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I'm a long time Windows developer, and it looks like I'm going to be involved in porting a Windows app to the Mac.

We've decided to use Flex/Air for the gui for both sides, which looks really slick BTW.

My Windows application has a C++ DLL that controls network adapters (wired and wireless). This is written using the standard library and Boost, so most of it should work cross platform.

On the Mac, what IDE/complier do most folks use if they want to write C++? Also, can someone provide a pointer to whatever APIs the Mac has that can control WiFi adapters (associate, scan, disconnect, etc)?

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6 Answers 6

up vote 7 down vote accepted

Xcode is the IDE for Mac OS X, you can download the latest version by joining the Apple Developer Connection with a free Online membership.

I don't believe there are any supported APIs for controlling wireless networking adaptors. The closest thing would be the System Configuration framework, but I don't know if it will let you do everything you want.

Also, I would strongly recommend against trying to use Flex/Air for your application's user experience. It may look slick to you on Windows as a Windows developer, but when it comes to providing a full Macintosh user experience such technologies aren't always a great choice.

For one example, I think Air applications don't support the full range of Mac OS X text editing keystrokes. While not all Mac users will use all keystrokes, for those people used to them trying to type in a text field that doesn't handle (say) control-A and control-E to go to the beginning and end of field is like swimming through syrup.

For a new application that needs to be cross-platform, I'd strongly consider building the core logic in C++ while using Cocoa on the Mac and WPF on Windows to get the best user experience on each platform. Both Mac OS X and Windows have modern native user experience technologies that their respective users are getting used to, and also have good ways for C++ code to interoperate with these technologies.

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+1 for the comment about native interfaces. While Flex is very cool, part of the Mac experience is always seeing and using very well done Cocoa interfaces. As such they might try using Qt4 then since it supports native widgets on a variety of platforms. –  littlenag Nov 3 '08 at 2:00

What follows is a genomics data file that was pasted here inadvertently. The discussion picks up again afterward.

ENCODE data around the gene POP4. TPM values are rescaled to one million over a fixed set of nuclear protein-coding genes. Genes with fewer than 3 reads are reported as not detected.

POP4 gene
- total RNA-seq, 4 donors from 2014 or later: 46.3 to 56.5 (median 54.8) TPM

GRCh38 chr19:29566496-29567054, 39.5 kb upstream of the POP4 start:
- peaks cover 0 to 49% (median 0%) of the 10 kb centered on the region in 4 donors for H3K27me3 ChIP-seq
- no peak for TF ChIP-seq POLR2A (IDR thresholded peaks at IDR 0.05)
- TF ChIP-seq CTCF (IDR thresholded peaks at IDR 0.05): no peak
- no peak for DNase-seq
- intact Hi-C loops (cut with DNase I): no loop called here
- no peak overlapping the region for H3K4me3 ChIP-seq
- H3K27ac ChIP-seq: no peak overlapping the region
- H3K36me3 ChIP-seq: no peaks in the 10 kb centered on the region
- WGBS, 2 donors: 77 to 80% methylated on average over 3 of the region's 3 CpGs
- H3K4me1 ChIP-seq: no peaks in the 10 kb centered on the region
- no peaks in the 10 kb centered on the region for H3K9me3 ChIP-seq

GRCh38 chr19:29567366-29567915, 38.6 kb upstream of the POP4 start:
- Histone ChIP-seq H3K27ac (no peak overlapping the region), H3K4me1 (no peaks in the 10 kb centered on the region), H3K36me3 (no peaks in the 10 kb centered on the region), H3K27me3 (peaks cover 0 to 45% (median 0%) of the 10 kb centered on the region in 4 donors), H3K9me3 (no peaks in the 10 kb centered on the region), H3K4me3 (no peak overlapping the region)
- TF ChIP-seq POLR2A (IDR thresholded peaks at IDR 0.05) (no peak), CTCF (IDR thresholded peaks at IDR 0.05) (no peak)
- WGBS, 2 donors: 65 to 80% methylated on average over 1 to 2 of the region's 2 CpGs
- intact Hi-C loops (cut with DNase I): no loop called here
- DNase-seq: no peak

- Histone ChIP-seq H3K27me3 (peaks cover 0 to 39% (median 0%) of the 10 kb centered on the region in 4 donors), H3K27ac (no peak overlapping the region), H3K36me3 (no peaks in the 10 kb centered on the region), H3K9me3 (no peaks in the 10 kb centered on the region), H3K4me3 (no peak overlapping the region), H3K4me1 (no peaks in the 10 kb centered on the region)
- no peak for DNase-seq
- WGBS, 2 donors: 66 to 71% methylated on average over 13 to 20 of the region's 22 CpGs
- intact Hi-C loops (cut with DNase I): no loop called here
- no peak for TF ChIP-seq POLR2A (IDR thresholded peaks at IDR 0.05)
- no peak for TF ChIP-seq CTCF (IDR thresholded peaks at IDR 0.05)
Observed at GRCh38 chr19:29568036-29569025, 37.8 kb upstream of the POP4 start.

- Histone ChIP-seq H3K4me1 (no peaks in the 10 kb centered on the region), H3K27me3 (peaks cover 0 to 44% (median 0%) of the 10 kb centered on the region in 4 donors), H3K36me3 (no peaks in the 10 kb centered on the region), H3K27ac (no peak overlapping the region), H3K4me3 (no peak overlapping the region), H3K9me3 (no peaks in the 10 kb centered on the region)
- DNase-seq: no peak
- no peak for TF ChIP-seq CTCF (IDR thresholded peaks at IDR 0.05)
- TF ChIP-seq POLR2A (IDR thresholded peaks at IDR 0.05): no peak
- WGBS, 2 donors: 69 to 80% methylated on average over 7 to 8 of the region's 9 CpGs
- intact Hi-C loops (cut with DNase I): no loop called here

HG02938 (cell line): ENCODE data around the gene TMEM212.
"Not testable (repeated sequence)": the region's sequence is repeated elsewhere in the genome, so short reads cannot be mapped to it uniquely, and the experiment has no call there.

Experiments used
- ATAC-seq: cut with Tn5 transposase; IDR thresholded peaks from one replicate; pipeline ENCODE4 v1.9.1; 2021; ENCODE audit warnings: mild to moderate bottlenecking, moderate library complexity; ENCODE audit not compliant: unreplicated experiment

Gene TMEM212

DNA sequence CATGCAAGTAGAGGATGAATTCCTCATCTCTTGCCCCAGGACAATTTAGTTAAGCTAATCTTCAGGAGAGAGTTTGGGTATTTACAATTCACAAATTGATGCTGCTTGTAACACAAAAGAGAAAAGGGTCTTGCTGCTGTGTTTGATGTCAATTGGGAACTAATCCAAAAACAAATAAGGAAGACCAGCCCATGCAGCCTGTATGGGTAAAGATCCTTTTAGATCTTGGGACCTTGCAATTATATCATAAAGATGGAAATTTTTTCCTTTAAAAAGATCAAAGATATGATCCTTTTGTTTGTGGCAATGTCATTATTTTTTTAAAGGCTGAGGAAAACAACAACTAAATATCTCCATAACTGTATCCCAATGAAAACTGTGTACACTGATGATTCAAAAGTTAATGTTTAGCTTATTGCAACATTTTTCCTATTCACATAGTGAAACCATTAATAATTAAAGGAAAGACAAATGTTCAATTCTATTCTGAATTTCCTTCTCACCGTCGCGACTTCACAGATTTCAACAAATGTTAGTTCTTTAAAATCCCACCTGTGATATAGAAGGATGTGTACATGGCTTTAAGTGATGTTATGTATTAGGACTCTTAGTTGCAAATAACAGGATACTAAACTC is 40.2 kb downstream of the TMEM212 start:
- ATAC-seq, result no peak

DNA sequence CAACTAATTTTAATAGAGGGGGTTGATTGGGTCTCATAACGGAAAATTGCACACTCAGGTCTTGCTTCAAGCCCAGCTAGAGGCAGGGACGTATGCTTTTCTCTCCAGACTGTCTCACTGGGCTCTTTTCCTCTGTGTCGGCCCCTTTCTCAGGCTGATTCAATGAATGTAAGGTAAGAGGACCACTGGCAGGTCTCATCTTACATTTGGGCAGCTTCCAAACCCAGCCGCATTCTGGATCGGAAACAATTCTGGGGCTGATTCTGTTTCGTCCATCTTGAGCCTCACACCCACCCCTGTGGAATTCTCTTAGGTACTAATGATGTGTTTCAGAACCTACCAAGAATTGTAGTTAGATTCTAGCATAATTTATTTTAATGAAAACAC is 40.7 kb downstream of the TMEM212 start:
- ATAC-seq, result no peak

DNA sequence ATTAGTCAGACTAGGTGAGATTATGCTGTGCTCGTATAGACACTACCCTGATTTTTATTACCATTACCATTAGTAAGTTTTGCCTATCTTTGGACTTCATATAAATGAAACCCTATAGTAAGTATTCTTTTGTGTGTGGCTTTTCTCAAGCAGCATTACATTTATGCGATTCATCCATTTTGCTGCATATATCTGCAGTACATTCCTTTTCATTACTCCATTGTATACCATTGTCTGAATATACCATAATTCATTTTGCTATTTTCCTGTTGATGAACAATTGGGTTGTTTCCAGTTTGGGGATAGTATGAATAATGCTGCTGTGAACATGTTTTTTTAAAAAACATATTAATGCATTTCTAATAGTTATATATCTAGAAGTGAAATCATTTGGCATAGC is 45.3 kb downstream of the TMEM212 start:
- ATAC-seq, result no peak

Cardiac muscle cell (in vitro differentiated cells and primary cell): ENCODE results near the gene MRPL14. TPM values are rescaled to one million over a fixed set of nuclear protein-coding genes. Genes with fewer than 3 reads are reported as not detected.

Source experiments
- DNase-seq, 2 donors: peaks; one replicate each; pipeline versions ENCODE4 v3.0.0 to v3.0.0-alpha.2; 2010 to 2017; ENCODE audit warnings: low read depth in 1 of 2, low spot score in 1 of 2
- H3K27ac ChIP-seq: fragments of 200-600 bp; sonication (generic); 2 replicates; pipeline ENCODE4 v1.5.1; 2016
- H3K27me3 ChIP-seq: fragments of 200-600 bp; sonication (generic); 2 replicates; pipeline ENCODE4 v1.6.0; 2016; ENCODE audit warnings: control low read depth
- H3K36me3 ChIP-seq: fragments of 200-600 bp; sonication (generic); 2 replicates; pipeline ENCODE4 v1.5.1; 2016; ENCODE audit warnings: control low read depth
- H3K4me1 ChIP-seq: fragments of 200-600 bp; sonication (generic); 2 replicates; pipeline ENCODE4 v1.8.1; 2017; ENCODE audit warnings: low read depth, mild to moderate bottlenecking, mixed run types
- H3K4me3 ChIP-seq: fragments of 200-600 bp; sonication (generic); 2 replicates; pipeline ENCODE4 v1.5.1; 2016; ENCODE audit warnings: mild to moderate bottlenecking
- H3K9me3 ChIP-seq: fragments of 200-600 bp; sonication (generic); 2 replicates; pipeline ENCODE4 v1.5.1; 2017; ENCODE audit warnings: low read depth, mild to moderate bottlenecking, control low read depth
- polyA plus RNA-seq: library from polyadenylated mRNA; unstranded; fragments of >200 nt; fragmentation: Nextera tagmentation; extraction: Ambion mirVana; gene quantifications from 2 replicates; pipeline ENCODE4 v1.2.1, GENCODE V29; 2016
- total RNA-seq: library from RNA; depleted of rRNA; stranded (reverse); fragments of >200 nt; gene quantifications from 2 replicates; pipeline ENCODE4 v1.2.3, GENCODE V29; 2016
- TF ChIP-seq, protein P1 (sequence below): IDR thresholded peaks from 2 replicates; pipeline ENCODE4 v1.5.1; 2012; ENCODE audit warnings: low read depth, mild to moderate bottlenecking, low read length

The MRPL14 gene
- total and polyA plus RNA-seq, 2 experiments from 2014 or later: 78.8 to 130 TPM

Thanks for the insightful comments. We do have our core logic in c++ modules, and we did look at separate windows and mac guis. We couldn't find a good Cocoa dev here in Austin, plus we don't want to maintain two guis, so we're going to live with flex's limitations. –  Jim In Texas Nov 19 '08 at 20:57
This is the best answer. It turns out that the Mac's latest System Configuration api will drive the wifi adapters the way we want. For earlier versions of their OS we'll have to use a utility program for controlling the wifi adapter. –  Jim In Texas Jan 20 '09 at 19:07

The de-facto OS X IDE and compiler is Xcode. It comes with every Mac, you just install it from the OS X install CD.

Apple's developer site is the place to get more information on OS X APIs

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by the way for the uninformed, it's "Xcode" not "xCode". Sorry for being pedantic :/

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Xcode and a custom GCC I believe...

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Nothing special about gcc. You can build it yourself if you want! –  Loki Astari Oct 31 '08 at 21:10
It's GPL, so naturally open source, but Apple does make OS X specific modifications. See also developer.apple.com/tools/gcc_overview.html –  Pieter Nov 2 '08 at 23:25

xcode is the hotness, as people have already pointed out.

Having maintained a windows/mac codebase in the past, take a look at MVC.

So long as you keep the background logic distinct from the UI and from the platform-specific stuff (like file handling, networks, drawing to the screen, etc). That way, when you want to go to Linux in the future, you just have to write those platform specific components.

As for mac networking, are you on the level of connecting and so forth? Why not just let the OS handle that, and then you just see what connections are available? Why bother with whether or not the connection is wired or wireless? Because the OS has a lot of those tools already built in and users are used to making sure that the connection is there to do work, it seems odd to have an extra program to want to manipulate the network.

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"Why not just let the OS handle that..." - The dll I'm porting needs to be able to enable and disable wired adapters, and for wifi adapters needs to scan ssid's and command the nic to associate with a particular wifi access point using the correct security setting (wpa, wep, etc). –  Jim In Texas Oct 31 '08 at 15:39

Xcode is used a lot, as far as I know the combination editor (e.g. Textmate), command line gcc is in fairly heavy use too. (that's what I do on OS X)

For all API needs head to Apple's developer site e.g. the networking API's

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